Annabelle swallowed her fury. How dare Charlotte do this – come and take over her life without the slightest compunction. There was no food in the house, she was going to Lydia’s for a light supper anyway and Simon was taking Mark to Scouts. She appealed to Simon for help but he was hanging up his Mackintosh coat.
“Another time,” said Marion, “I have a date tonight.”
“I’m here for a week – we shall reschedule,” said Charlotte crisply and closed the door. Then she looked at Simon and Annabelle who were standing sheepishly in the hallway. “Seems like a little drama is brewing on Church Row, darlings,” she said, walking ahead of them to the kitchen to put the kettle on. Thank goodness she had arrived in time, she thought. Simon looked helplessly at Annabelle who mouthed “A WEEK?” and they both headed into the kitchen, both of them wondering who Marion had a date with tonight.
Kelly grabbed the rolls of campaign sketches and her tablet computer from the back of the taxi. Marion paid the driver and marched into the showroom. She had not said much to Kelly all morning. Last night she went on a disastrous date with some American executive in town on business. It was an unwelcome reminder of her former life.
The woman asked her to meet her at the hotel and kept her waiting in the lobby for ages. She hated that. And then they went to a restaurant but the woman – whose name was Dovinda – probably not her real name as after a few glasses of wine she revealed a solid Midwest upbringing and there are not many Dovindas there – was very picky about the table, the menu and the music.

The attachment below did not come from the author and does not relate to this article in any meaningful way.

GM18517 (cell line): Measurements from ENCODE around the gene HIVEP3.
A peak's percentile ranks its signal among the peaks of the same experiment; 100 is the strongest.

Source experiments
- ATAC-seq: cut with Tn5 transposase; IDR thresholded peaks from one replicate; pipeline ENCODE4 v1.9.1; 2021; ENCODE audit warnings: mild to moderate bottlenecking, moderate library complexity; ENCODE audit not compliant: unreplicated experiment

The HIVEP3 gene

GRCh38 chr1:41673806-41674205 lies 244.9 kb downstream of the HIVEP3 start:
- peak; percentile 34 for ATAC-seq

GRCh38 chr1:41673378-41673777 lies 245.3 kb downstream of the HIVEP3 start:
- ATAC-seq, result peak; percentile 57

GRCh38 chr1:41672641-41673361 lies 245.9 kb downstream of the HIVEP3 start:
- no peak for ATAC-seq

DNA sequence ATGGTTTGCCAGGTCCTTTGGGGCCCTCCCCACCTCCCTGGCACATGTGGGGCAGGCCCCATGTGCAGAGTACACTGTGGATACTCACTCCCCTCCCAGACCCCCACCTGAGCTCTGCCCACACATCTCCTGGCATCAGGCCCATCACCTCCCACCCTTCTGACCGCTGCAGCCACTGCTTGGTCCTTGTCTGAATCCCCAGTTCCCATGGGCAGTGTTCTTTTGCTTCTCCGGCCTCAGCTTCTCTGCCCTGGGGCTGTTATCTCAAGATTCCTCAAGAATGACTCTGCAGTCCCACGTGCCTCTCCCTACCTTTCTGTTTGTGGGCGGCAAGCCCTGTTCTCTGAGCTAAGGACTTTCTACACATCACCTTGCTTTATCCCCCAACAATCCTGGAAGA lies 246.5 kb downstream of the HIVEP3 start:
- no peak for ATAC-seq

When the food finally arrived Dovinda ate nothing, of course, as she was on a perpetual diet. But she did pop a few pills not that discreetly before she pushed a lettuce leaf around her plate. Marion could not resist. “What are those for?” she asked, innocently. She wished she had not bothered. They were part of an interminably long story about allergies and pain medication and surgeries and despair.
Dovinda confessed that she did not even have to visit her many doctors’ offices anymore – they came to her. Marion had forgotten what a life divorced from any hands on self care was like. She had had doctors on call too. Her insurance covered it and her lifestyle demanded it. Funny how moving to England with just the local GP in his High Street cozy wallpapered surgery had changed her view on healthcare. She had gone once to ask about her sleepless nights, and he had patted her hand and told her to remove stress from her life and go out dancing. Dancing? She expected hot cocoa and a glossy magazine too, but that didn’t seem to be on the prescription pad. In fact he refused to take out the prescription pad at all. That was a first, for Marion. Leaving a doctor’s office without some shopping list for pharmaceutical candy.
So the date was a wash-out. Dovinda had an early call. She suggested Marion come up for a night cap but Marion got the distinct idea that if they had sex it would be the quick thirty minute and thank you version with no remote possibility of staying the night. Which was a pity, The Savoy looked glorious. So she kissed Dovinda (nowhere particularly interesting) in the lobby and drifted into the bar to down a few Jack Daniels before falling into a cab and going back to Hampstead.
yes *nervouslooktocamera* it IS getting a bit Fifty Shades of Laura Ashley over at The House on Church Row.
we had no idea, darlings, when we started writing it.
these things write themselves, of course.